Domestic abuse: How can Community Mental Health Nurses respond

Kathryn Lake is a Mental Health Community Nurse for the Norfolk and Suffolk Foundation Trust.  She has previously worked as an advocate for those experiencing domestic abuse and has been involved in public awareness raising campaigns such as “Norfolk Says No”. In this blog, Kathryn offers Community Mental Health Nurses practical guidance on responding appropriately to domestic abuse.

Domestic violence and abuse is becoming a public health emergency which costs lives, and negatively impacts on the long-term health of individuals, families and their communities. Women who have experienced domestic violence and abuse generally have poorer health than other women. Health issues include chronic problems with digestion, kidney and bladder function and headaches, poorer pregnancy outcomes, lower birthweight babies, eating disorders and substance misuse.<


Recognition by community mental health nurses is vital to be able to address the underlying cause of poor health, promote positive wellbeing and increase social inclusion to aid recovery. From personal experiences and years of research, women who are experiencing domestic abuse are unlikely to ask for help or disclose unless they are directly asked by healthcare professionals.

And as difficult as it is for victims of domestic abuse to talk about, we too as healthcare professionals find it difficult to approach such an emotive subject for many reasons. However, the World Health Organisation highlights the important role that healthcare providers have in recognising and responding safely to domestic abuse.


As community mental health nurses we must be vigilant to psychological indicators such as:

  • Anxiety, panic attacks, stress and/or depression;
  • PTSD symptoms
  • Substance misuse;
  • Sleeping and eating disorders;
  • Self-harm
  • Suicide attempts,
  • Missed appointments/rescheduling appointments

You may also notice other factors that warrant exploring;

  • That the person seems nervous, ashamed or evasive;
  • They are uncomfortable or anxious in the presence of their partner;
  • They are accompanied by their partner, who does most of the talking;
  • They give an unconvincing explanation of the injuries or their mental wellbeing;
  • They have recently experienced a relationship breakdown
  • They are reluctant to follow medical and health promotion advice.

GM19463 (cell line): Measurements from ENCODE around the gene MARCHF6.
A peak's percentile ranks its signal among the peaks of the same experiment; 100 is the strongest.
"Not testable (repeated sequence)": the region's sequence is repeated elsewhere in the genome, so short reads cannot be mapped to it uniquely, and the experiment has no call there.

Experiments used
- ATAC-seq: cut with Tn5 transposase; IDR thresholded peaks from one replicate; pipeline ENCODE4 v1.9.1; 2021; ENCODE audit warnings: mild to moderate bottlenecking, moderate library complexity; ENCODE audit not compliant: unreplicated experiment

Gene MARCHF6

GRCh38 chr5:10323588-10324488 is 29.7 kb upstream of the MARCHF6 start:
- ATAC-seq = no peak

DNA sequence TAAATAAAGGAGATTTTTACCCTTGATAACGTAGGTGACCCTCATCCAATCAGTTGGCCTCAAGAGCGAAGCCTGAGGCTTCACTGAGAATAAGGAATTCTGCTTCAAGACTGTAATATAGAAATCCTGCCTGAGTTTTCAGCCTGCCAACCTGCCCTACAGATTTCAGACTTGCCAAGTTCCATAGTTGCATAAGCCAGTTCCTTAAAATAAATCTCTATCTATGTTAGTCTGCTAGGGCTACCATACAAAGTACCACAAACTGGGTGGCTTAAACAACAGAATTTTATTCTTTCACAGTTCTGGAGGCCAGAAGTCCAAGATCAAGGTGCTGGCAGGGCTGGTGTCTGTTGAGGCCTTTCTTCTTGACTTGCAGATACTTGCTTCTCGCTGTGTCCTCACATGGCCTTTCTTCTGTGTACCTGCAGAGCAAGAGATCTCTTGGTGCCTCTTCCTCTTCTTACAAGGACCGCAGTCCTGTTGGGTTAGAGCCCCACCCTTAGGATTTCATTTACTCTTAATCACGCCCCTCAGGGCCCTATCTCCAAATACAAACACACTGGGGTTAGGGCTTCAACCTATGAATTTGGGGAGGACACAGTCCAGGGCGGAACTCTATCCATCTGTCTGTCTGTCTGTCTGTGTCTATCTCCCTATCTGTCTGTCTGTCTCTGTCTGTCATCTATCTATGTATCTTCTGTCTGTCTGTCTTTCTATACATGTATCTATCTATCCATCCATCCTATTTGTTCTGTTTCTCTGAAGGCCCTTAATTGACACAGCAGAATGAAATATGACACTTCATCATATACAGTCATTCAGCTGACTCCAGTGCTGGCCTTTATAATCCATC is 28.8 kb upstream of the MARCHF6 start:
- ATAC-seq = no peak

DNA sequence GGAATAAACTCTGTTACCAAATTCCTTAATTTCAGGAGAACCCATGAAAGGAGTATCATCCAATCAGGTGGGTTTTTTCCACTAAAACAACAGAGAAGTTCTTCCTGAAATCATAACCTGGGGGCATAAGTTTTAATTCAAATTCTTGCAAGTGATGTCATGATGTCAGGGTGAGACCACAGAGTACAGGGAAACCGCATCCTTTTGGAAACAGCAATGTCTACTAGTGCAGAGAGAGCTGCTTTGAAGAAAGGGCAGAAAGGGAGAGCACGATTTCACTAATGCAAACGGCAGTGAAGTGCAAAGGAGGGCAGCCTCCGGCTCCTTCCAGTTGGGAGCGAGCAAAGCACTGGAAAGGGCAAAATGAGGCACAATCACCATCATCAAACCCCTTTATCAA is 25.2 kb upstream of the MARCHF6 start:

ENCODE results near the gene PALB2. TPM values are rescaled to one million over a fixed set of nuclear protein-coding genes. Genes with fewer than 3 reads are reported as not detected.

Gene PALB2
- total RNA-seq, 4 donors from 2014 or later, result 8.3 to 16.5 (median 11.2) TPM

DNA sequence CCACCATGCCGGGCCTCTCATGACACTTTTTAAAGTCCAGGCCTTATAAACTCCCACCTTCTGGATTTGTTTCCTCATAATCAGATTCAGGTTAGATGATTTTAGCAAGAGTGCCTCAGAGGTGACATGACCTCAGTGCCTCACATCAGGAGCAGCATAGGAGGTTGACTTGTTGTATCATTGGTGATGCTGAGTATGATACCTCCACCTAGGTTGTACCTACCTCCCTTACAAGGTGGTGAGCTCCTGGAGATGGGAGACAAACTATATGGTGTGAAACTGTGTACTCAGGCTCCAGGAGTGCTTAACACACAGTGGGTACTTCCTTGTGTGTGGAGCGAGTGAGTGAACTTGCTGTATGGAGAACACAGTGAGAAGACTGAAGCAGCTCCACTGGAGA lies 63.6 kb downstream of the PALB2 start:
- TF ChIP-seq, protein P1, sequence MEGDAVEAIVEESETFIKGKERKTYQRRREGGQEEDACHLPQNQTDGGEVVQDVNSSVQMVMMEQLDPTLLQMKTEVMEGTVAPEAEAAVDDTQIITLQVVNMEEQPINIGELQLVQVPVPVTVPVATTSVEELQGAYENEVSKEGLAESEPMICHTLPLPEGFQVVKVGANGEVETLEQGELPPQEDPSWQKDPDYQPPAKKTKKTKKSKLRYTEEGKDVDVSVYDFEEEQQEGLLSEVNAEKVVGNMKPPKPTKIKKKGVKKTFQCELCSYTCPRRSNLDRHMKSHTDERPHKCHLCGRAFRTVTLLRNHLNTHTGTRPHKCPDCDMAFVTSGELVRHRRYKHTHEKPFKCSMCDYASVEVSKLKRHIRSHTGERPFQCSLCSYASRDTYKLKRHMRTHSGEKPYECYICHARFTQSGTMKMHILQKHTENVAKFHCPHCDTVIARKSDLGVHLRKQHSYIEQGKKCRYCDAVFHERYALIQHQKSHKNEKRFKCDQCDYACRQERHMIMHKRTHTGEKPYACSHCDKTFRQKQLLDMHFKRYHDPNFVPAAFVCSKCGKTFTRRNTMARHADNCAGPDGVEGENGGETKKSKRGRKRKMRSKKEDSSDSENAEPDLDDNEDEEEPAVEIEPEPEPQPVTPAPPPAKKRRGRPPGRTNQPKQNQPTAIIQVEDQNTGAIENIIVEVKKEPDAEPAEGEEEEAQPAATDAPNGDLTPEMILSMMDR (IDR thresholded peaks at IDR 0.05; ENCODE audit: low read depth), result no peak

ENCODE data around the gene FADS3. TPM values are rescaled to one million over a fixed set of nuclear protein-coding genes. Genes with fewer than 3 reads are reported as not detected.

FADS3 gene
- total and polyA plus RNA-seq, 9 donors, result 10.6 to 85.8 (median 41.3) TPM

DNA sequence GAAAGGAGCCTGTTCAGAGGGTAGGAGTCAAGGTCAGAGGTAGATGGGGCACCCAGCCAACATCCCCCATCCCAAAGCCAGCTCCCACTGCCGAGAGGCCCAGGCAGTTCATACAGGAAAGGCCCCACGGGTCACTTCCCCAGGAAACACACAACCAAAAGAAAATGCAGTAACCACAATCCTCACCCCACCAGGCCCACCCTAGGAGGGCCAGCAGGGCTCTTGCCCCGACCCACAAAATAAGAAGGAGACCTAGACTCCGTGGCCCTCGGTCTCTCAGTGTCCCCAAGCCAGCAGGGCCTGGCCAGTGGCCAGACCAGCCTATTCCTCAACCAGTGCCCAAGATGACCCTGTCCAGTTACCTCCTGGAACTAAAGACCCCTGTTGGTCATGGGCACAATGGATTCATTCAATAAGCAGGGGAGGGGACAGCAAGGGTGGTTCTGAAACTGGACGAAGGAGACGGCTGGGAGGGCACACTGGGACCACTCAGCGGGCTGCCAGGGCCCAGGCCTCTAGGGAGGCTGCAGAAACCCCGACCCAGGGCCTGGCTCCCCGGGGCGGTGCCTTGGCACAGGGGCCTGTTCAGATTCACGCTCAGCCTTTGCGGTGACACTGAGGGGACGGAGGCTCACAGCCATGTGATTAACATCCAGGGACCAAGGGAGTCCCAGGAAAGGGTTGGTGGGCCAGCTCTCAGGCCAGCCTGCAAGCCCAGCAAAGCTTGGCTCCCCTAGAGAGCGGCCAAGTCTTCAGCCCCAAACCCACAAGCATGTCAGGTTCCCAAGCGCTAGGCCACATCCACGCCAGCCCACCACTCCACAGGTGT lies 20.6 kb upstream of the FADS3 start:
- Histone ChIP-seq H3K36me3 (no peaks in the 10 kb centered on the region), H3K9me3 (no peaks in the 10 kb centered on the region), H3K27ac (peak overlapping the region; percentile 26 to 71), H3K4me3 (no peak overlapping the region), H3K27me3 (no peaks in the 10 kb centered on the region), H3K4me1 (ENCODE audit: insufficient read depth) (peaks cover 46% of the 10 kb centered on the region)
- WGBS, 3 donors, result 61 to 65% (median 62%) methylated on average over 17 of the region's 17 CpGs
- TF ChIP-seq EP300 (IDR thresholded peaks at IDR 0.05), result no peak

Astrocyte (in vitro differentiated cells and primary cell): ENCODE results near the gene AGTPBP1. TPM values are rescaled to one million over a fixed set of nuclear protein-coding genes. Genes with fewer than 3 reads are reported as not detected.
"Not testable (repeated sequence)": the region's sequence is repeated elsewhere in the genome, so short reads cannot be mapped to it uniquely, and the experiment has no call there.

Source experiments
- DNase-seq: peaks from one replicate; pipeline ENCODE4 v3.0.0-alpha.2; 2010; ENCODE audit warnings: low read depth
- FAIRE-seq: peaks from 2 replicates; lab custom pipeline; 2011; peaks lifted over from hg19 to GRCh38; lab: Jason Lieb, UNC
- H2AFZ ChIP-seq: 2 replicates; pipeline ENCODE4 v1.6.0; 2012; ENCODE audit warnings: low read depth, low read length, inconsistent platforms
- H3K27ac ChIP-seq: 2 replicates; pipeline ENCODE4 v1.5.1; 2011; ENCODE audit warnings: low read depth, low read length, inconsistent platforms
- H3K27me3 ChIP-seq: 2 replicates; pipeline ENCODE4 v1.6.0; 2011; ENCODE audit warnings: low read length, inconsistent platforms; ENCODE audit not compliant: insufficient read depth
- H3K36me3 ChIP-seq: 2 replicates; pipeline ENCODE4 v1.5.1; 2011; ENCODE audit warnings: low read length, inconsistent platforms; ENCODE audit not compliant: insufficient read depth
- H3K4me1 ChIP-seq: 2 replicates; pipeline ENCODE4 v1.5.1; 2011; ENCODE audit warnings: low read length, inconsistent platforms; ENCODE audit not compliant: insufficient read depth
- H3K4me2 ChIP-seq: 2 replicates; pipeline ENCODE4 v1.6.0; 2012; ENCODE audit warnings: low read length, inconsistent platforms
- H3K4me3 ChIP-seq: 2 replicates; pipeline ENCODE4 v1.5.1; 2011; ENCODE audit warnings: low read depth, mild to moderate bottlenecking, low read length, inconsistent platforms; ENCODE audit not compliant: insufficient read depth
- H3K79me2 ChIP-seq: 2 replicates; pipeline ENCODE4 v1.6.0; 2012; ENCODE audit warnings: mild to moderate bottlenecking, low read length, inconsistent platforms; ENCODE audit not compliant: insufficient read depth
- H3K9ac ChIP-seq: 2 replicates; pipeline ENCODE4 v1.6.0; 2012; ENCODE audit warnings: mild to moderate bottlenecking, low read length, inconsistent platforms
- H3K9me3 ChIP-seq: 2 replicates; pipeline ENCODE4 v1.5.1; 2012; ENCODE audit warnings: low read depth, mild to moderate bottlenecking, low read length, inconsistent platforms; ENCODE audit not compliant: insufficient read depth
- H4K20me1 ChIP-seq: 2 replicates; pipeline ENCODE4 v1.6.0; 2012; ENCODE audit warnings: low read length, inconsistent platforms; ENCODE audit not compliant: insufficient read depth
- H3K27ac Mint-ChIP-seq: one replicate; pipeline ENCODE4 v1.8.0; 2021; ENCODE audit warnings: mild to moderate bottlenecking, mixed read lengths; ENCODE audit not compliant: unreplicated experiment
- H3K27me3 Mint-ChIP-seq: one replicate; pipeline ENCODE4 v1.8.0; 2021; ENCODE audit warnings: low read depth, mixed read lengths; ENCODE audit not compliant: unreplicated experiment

We need to be confident in the enquiry of abuse and be direct with the questions. Yes, this depends on how well you know the person and what indicators you have observed. But either way we should begin with these questions:

  • ‘How are things at home?’
  • ‘How are you and your partner relating?’
  • ‘Is there anything else happening that may be affecting your health?’

Even if we have misread the situation or cues, research has found that this has not damaged the therapeutic relationship but actually demonstrates positive regard for the patient’s wellbeing and situation.

Specific questions linked to our clinical observations that could be asked:

  • ‘You seem very anxious and nervous. Is everything all right?’
  • ‘When I see injuries like this, I wonder if someone has hurt you?’
  • ‘When I hear you recall your symptoms, I wonder if it’s a response to someone hurting you?’
  • ‘Is there anything else that we haven’t talked about that might be contributing to you feeling this way?’

More direct questions could include:

  • ‘Are there ever times when you are frightened being at home with your partner/family?’
  • ‘Are you concerned about your safety or the safety of your children?’
  • ‘Does the way your partner treats you ever make you feel unhappy or depressed?’
  • ‘I think there may be a link between your illness and the way your partner treats you. What do you think?’

Responding to a Disclosure

Our responses as community mental health nurses can have a profound effect on a person’s willingness to disclose and seek guidance and support. It is vital that we are aware of how we respond:

  • Demonstrate active listening: being listened to can be the most empowering experience for a survivor of domestic abuse. Give eye contact, sit with them and give them time to talk.
  • Validate feelings: use statements such as “that must have been so very frightening for you.”
  • Validating the decision to disclose: tell them “It must have been difficult for you to talk about this.” “I’m glad you were able to tell me about this today.’
  • Emphasising the unacceptability of the violence or abuse: tell them “You do not deserve to be treated this way.”
  • Give information: provide information about domestic abuse and the services and options available.


It is imperative to assess the person’s safety and the safety of any children involved. You could ask questions along the lines of;

  • Are you safe? Are your children safe?
  • Do you need an immediate place of safety?
  • If immediate safety is not an issue, ask about future safety.
  • Do they have a plan of action if they need to leave quickly?
  • Do they have emergency telephone numbers?
  • Help draw up an emergency plan: Where would they go if they had to leave? How would they get there? What would they take with them? Who do they have for support?
  • Document these plans for future reference and include them in their care plan.

Just as we reassure victims of domestic abuse that they are not alone in this situation – we need to remember as community mental health nurses that we too are not alone in this. We have the support of our colleagues, safeguarding leads, clinical supervision and other professionals to seek support, advice and guidance to ensure the safety and wellbeing of the patients we work with and ourselves.

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